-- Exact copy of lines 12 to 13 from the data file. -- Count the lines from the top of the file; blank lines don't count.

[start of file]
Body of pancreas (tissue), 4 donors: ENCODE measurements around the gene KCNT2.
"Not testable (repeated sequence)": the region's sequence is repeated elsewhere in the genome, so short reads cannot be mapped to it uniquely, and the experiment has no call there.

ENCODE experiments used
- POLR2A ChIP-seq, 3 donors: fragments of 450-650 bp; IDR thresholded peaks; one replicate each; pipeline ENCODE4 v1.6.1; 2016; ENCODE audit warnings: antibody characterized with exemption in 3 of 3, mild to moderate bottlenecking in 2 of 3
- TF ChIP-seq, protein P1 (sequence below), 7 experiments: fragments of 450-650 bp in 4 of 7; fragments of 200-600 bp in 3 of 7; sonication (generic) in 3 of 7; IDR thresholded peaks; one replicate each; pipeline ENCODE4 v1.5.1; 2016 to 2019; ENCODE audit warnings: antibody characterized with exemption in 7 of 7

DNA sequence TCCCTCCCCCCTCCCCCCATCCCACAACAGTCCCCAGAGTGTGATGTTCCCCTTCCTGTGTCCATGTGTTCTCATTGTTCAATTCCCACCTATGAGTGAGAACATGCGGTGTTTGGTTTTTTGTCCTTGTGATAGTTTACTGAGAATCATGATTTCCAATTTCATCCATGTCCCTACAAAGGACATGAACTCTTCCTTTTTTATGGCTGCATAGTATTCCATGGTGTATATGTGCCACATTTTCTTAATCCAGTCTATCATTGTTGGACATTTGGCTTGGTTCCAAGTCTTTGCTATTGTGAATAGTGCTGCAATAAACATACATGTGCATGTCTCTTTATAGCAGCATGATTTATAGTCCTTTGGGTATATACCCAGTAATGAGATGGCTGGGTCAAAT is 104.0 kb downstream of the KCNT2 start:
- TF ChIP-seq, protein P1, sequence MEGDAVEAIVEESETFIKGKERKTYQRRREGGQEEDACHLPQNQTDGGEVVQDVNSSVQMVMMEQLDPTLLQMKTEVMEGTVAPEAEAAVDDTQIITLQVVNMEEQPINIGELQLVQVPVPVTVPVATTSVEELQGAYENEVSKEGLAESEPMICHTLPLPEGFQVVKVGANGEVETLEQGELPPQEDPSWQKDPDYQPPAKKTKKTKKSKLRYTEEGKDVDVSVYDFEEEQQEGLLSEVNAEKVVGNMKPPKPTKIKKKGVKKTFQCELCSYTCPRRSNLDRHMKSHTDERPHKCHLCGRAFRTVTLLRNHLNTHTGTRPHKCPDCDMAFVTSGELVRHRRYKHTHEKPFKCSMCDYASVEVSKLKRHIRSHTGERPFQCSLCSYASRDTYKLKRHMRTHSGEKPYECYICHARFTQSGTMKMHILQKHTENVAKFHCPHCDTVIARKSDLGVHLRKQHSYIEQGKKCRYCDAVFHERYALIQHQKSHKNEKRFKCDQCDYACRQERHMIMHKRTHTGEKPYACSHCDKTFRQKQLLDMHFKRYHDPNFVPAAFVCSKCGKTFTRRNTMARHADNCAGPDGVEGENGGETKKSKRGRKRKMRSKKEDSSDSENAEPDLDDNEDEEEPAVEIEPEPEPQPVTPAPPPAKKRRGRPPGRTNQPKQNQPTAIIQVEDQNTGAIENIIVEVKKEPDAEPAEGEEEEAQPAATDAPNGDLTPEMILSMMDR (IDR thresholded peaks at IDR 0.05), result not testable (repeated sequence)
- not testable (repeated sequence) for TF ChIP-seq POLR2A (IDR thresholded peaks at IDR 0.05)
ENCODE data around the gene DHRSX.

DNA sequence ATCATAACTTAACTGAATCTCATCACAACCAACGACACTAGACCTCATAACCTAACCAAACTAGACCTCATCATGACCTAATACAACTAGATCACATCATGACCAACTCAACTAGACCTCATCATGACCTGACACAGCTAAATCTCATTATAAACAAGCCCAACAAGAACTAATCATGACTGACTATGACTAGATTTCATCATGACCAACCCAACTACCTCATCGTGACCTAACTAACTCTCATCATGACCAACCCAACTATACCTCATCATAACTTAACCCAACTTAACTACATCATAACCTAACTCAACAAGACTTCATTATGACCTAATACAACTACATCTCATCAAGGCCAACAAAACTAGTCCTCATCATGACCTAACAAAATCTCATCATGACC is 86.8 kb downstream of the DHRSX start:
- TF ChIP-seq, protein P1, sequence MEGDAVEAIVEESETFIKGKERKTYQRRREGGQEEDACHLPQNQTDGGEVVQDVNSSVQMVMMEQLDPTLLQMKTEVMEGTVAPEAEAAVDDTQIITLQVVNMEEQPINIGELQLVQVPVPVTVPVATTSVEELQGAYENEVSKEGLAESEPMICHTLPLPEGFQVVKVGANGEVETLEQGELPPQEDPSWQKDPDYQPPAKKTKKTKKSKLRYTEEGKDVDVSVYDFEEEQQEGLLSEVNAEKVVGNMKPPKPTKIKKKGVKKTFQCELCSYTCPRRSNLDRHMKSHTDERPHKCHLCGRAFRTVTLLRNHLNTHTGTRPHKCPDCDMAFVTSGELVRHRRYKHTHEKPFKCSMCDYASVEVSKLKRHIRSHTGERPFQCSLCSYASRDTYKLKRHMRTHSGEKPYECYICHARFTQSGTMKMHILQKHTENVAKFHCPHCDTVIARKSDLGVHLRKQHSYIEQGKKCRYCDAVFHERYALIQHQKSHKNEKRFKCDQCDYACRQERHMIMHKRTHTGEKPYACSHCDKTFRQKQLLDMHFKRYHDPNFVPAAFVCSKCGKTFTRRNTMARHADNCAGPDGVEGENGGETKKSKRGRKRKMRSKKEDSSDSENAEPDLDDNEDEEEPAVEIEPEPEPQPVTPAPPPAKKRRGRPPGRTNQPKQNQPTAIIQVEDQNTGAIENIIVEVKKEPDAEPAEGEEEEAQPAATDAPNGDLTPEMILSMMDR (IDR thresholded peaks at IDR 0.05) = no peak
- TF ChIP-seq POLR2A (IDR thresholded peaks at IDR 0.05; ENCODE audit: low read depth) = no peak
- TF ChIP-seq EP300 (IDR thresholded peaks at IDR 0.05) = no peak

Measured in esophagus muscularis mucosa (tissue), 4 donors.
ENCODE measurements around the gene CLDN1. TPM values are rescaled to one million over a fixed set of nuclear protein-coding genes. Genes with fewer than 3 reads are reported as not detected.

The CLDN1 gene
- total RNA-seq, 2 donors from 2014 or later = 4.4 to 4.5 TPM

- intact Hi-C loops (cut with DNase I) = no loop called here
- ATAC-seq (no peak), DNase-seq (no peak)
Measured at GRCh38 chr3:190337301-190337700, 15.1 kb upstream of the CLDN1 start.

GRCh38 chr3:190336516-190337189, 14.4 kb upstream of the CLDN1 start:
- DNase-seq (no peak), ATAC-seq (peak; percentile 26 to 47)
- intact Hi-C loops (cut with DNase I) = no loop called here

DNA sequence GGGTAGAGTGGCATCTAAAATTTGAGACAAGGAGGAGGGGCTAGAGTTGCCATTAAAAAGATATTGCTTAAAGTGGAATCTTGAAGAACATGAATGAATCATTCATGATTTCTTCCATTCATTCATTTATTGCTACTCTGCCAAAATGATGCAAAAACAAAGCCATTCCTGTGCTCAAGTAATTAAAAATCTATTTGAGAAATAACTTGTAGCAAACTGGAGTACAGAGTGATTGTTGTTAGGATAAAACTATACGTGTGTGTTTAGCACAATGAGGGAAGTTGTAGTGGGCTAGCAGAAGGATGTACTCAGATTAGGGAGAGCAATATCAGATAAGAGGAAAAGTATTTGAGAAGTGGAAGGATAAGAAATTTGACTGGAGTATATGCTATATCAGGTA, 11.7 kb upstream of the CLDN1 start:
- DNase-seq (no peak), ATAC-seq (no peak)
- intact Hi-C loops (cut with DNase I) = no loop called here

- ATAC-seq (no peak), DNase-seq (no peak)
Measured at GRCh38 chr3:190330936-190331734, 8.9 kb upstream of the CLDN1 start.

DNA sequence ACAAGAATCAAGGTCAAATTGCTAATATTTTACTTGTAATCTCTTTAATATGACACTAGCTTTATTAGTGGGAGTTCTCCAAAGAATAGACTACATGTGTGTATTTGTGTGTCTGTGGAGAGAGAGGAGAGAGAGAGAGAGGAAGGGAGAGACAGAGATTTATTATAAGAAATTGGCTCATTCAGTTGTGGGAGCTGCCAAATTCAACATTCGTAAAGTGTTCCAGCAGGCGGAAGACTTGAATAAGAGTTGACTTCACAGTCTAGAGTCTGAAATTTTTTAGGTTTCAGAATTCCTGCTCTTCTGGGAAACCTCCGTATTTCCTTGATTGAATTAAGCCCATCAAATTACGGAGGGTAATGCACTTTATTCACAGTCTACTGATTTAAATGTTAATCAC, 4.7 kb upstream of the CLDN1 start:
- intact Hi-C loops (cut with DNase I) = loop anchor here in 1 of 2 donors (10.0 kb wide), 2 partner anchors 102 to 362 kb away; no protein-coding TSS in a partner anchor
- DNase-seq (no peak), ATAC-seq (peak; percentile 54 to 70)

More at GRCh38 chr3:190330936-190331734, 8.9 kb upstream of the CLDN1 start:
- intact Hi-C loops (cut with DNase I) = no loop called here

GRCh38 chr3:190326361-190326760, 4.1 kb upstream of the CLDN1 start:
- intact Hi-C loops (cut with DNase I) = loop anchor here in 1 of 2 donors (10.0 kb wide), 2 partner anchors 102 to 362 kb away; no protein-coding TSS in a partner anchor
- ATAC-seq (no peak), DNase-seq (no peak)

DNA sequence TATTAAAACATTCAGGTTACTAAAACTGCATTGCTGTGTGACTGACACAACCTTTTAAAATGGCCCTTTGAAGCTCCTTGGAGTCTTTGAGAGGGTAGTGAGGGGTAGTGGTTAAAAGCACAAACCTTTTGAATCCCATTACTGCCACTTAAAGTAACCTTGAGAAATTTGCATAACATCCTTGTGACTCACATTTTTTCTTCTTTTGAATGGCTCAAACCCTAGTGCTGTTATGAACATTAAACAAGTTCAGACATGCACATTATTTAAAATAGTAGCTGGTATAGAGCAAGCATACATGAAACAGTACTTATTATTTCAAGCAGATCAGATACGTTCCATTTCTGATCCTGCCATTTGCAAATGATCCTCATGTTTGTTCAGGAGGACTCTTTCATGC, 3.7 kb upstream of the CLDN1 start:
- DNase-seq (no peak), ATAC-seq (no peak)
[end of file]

- TF ChIP-seq POLR2A (IDR thresholded peaks at IDR 0.05; ENCODE audit: low read depth) = no peak
- TF ChIP-seq EP300 (IDR thresholded peaks at IDR 0.05) = no peak